Sea Glass

Sea Glass

Wednesday, July 14, 2010

Big House-Small House

For most of us baby boomers, chances are great that the houses we live in now are bigger than the houses we lived in when we grew up. Nothing is more cost effective in controlling energy usage and carbon impact than good design. It’s no coincidence that many of the rating systems, such as LEED for Homes, Florida Green Building Coalition and others give credits to encourage smaller home sizes. Our culture's thirst for oversized homes, which have been so fashionable over the last few decades, have many homeowners realizing that maybe too much space is not so great after all.

Is it possible to live smaller with a higher quality of life? Is there a greener future for our homes? Sarah Susanka, author of the “Not So Big House”, believes that anything that is well designed will stand the test of time and will sustain our inhabitant. The wise use of both energy and monetary resources is a core element of good design, since over 20 percent of our carbon emissions come from our existing housing stock.

Sarah Susanka has been credited to have started the small house movement. In The Not So Big House, Susanka urges people to create homes that are designed for themselves and the way they live by carefully considering comfort, detail, and the importance of space and the spatial use to the residents. She encourages homebuilders to discover what ceiling heights and overall room shapes bring them into a peaceful state of mind. She stresses the importance of ceiling heights being in proportion to the rest of the room and giving every adult occupant a private place of which they can take ownership. Certain architectural details are central to her philosophy, such as stair railings, moldings surrounding windows and doors, and built-ins. Small does not necessarily mean plain. A basic concept is smaller and more personal spaces but still retaining a high level of quality, detail and craftsmanship. Sarah hopes that people building homes will discover what they like and what makes them feel at home--not just naming certain square footage or a number of bedrooms and bathrooms, or picking a generic plan provided in a builder’s set of fixed options.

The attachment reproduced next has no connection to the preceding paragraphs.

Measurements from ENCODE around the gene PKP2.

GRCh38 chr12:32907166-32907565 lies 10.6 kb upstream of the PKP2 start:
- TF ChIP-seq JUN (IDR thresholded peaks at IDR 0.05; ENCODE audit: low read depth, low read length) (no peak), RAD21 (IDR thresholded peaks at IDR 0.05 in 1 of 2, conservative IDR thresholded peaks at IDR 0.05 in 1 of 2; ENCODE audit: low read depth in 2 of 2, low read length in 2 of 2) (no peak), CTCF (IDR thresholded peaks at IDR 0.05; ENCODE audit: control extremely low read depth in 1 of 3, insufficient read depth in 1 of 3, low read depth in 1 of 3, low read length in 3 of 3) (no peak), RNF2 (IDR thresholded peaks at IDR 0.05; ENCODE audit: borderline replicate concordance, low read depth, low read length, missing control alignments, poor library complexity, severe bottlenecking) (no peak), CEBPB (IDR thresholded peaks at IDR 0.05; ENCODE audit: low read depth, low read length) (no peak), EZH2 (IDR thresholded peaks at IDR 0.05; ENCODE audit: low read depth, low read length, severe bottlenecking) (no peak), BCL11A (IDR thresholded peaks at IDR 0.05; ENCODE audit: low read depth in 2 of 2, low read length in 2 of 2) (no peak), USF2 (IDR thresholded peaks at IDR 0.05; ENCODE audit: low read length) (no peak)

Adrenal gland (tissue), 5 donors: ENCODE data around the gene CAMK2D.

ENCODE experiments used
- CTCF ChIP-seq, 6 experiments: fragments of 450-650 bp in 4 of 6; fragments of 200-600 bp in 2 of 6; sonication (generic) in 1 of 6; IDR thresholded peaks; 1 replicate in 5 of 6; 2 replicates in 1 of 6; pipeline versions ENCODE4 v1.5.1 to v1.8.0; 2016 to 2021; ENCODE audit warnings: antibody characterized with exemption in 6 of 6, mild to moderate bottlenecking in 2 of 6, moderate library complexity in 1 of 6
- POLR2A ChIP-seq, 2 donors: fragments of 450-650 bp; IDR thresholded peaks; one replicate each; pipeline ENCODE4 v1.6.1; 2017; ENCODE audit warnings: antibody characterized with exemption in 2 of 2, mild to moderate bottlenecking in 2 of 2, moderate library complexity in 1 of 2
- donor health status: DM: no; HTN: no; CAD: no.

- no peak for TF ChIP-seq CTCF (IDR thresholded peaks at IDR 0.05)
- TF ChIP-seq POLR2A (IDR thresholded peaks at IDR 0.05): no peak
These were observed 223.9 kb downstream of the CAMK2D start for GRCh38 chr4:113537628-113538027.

The finishes and types of building materials are also important in her construction. Susanka stresses the use of renewable materials, building with energy efficiency in mind, and constructing homes to last for future generations to enjoy. Knowing and understanding what rooms and spaces one likes, the use for the space, and how often that space will be used are some of the building blocks Susanka utilizes for planning a home. Some examples include determining which rooms are public and private or which need to contain spaces for both, such as a window seat in an otherwise public room in which two persons may sit and converse away from others. Addressing the issue of the use of space, Susanka also discusses the duplication of functional spaces throughout the house, such as multiple dining areas, somehting most can probably relate to. One would translate these ideas and concepts into reality by determining one’s wishes and the feasibility of ideas, as well as considering what she calls the “three variables” of “quality, quantity, and cost”.

These factors form the basis upon which she makes decisions finding that one of them will often dictate another. For example, the size or number of rooms and the quality of interior finishes will decide the cost of space and materials. As one works with an architect and builder, Susanka believes persons building their home must determine which of these “three variables” is most important to them and their lifestyle.

Jeff Good
Benchmark General Contractors, Inc.

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